MISSOULA -- When taking a look at Mack Anderson's stats this season with Montana's men's basketball team, though cliche, roller-coaster is a term that comes to mind.
The Bozeman native has dealt with fluctuating minutes and inconsistent performances during his sophomore campaign in Missoula. But Anderson has embraced a new role set for him which has been keyed largely by his defensive effort which has seen him play well and more consistently in the Grizzlies' past three games.
After starting Big Sky Conference play with only seven minutes played total in Montana's first three league games, Anderson broke through with a strong defensive performance against Northern Colorado on Jan. 4. Through his first season-and-a-half with Montana, Anderson has struggled at times with foul trouble, but he avoided fouls against the Bears while using his size to defend the paint more effectively than past contests. He racked up 16 minutes off the bench in that 74-66 loss.
Then against Eastern Washington last Thursday, he played 17 minutes, doing similar things defensively as Montana held one of the country's hottest-shooting teams to just 38.2 percent from the field in a 90-63 win. But Anderson's offense began to take form, as well, as he finished with eight points on 4-for-5 shooting while he grabbed three rebounds and one steal. Though he eventually fouled out, Montana had the game well in hand by that point.
Monday's matchup with Portland State saw Anderson break through again with arguably a season-best performance. He played just five minutes in the first half after two quick fouls. Then, after getting a third early in the second, he sat again before getting subbed in with 16:09 to play. Anderson didn't leave the game again until Montana mass-subbed its starters when the game was won with just a few minutes left.
He ended with 10 points on 5-for-5 shooting, scoring eight points in a row to put Montana ahead by double digits for good. He added two rebounds and two blocks in 21 minutes of work.
That doesn't include how he once again locked down the interior for Montana with his 6-foot-9 frame. Players who attempted to post-up on him traveled more than once while trying to work against him, while some driving players veered off completely with Anderson waiting at the rim.
And that work on the defensive end is why Anderson has seen his minutes drastically increase of late.
"I think I've just been locked in defensively," Anderson said after Monday's game. "That's just been what I've been focused on trying to do. I think that that's probably the biggest difference as far as playing goes, just being locked in on defense and getting the job done down there and then that kind of leads into offense, just having a little more confidence and being a little more poised, I guess."
Montana coach Travis DeCuire agreed. Anderson started the second half on Monday as DeCuire went with a defensive lineup which included freshman Derrick Carter-Hollinger, who also began the game on the bench.
"I think that Mack's been playing with a lot more confidence lately," DeCuire said. "I think the play out of Jared Samuelson has taken a lot of pressure off of Mack and made his role a lot more defined with him. I feel like he's more focused on defending and rebounding and not so concerned about his offense, and all of a sudden he's making shots."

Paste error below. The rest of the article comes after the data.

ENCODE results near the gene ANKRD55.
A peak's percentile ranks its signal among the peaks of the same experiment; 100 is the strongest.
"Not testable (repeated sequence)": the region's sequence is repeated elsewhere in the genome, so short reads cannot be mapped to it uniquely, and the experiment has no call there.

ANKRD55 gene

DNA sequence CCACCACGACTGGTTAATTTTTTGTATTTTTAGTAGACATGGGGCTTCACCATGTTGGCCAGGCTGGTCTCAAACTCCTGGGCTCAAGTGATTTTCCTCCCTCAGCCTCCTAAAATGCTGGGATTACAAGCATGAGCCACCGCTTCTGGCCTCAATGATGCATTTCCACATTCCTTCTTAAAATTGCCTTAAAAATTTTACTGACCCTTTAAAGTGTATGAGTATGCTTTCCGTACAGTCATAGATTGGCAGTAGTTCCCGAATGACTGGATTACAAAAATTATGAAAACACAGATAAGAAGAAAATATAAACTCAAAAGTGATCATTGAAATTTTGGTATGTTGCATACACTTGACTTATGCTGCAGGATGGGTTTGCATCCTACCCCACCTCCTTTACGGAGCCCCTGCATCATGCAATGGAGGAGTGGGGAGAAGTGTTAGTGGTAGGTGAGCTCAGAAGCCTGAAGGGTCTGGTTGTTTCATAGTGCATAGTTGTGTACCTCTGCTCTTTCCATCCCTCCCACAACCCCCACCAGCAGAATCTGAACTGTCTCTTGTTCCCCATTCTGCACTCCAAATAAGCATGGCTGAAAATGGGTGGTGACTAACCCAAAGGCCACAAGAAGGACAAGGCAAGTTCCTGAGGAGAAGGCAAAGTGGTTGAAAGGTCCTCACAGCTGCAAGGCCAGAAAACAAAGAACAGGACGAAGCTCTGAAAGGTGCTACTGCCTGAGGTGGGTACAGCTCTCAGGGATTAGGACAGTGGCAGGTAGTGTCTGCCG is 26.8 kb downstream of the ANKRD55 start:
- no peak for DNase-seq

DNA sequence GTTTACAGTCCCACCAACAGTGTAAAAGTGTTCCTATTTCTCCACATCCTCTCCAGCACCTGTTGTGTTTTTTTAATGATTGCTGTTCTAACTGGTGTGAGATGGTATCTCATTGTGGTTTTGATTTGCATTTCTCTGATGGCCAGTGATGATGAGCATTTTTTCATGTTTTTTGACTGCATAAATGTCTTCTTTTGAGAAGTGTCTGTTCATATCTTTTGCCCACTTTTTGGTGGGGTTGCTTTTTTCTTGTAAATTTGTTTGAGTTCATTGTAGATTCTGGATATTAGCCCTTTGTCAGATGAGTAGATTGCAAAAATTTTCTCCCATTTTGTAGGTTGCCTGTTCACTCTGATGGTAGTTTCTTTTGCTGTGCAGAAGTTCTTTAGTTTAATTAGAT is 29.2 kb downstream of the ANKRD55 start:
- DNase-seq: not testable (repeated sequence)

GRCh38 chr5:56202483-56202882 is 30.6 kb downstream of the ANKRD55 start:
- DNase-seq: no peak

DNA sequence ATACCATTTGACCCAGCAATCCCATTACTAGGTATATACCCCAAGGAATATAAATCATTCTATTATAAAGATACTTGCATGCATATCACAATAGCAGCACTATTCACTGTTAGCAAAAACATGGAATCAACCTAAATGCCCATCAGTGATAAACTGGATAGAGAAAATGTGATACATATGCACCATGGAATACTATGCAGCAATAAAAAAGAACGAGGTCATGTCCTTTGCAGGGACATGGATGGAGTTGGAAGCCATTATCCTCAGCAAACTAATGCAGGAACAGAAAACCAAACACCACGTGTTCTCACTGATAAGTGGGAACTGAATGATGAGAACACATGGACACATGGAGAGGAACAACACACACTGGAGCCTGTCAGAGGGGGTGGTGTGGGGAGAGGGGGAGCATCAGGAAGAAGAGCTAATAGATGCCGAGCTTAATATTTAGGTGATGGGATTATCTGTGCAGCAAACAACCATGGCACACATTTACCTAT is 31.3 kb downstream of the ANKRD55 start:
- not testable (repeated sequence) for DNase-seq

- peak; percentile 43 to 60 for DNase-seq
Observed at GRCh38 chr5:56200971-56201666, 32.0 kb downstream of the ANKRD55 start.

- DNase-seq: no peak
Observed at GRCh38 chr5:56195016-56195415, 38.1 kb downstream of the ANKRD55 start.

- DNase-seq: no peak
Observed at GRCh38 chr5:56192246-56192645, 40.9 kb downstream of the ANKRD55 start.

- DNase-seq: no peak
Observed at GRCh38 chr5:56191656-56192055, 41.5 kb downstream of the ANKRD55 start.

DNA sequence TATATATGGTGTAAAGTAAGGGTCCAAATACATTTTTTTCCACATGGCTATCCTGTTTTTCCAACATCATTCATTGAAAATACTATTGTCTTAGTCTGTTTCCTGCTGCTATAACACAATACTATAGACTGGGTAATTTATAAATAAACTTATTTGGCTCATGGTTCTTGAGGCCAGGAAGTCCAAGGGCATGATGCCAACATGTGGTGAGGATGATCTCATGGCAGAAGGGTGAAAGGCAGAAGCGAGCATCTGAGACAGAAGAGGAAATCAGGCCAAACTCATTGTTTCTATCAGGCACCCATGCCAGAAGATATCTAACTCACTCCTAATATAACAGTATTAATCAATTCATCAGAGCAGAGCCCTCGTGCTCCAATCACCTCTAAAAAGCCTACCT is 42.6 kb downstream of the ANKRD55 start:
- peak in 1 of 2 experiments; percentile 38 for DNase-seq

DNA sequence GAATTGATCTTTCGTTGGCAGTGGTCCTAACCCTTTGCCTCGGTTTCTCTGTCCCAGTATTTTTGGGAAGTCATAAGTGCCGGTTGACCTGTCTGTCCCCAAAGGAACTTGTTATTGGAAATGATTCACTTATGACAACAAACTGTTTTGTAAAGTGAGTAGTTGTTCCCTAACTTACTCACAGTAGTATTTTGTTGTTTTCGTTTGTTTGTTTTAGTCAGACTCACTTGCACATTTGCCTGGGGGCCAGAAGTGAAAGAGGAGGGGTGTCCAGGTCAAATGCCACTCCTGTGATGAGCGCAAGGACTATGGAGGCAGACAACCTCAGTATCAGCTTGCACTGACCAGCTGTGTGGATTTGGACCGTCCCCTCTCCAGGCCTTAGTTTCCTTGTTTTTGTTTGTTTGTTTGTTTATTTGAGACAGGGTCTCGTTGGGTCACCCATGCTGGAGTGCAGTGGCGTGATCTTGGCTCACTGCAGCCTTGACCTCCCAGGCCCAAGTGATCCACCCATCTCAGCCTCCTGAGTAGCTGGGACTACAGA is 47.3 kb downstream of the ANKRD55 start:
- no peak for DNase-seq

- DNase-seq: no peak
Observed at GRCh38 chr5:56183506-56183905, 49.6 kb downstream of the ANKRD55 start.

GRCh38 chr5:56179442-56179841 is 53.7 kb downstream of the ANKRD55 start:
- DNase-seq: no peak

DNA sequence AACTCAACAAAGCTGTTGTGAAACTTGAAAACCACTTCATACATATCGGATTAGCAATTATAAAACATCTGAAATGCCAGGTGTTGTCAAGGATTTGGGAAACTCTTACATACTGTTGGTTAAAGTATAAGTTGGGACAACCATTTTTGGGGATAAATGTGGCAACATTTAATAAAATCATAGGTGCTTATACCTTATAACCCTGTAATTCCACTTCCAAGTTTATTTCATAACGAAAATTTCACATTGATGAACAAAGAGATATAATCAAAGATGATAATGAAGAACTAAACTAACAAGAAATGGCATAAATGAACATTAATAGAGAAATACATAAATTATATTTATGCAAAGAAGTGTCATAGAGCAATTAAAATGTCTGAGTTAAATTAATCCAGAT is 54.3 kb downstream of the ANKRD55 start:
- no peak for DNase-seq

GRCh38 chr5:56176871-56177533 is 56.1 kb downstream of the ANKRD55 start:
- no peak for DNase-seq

Though Anderson picked up that quick foul in the second half, he didn't foul again the rest of the night against the Vikings, another area where DeCuire said his young forward has started to grow.
"He's playing a lot smarter," DeCuire said. "I think in the past he would've gotten some fouls fighting for position or swatting at balls. I think he did a good job of keeping his hands up and building a wall. So that's why we left him in because he's gotten better in that area and he's able to play those minutes."
"I was just trying to give them a little more space," Anderson added. "I feel like I was a little too up-close and handsy in the first half. Just tried to back off a little bit, stay straight up."
While his minutes have been up and down this season, Anderson has had moments that have showcased his potential. He had a season-high 25 minutes at Arkansas where he scored nine points and grabbed seven rebounds and blocked two shots. Against Oregon, he played 22 minutes and scored four points and blocked two more shots. He's started in six of Montana's games as well.
While technically a veteran from last year's team, Anderson is still mixed in with Montana's freshmen and younger players because he played just 8.5 minutes per game a year ago when he was thrown into the fire after the initial plan was to redshirt him. The potential has been there, but finding consistency has been his next step.
Now that he's settling into a more defined role, he may have just found that consistency he's needed, which has been a big help in UM's past two decisive victories.
"Yeah, (the learning curve) was definitely hard, a lot last year too," Anderson said. "I had a lot of guys help me through it last year like Jamar (Akoh) and Sayeed (Pridgett). It's definitely getting easier now just doing it ever day, practicing every day."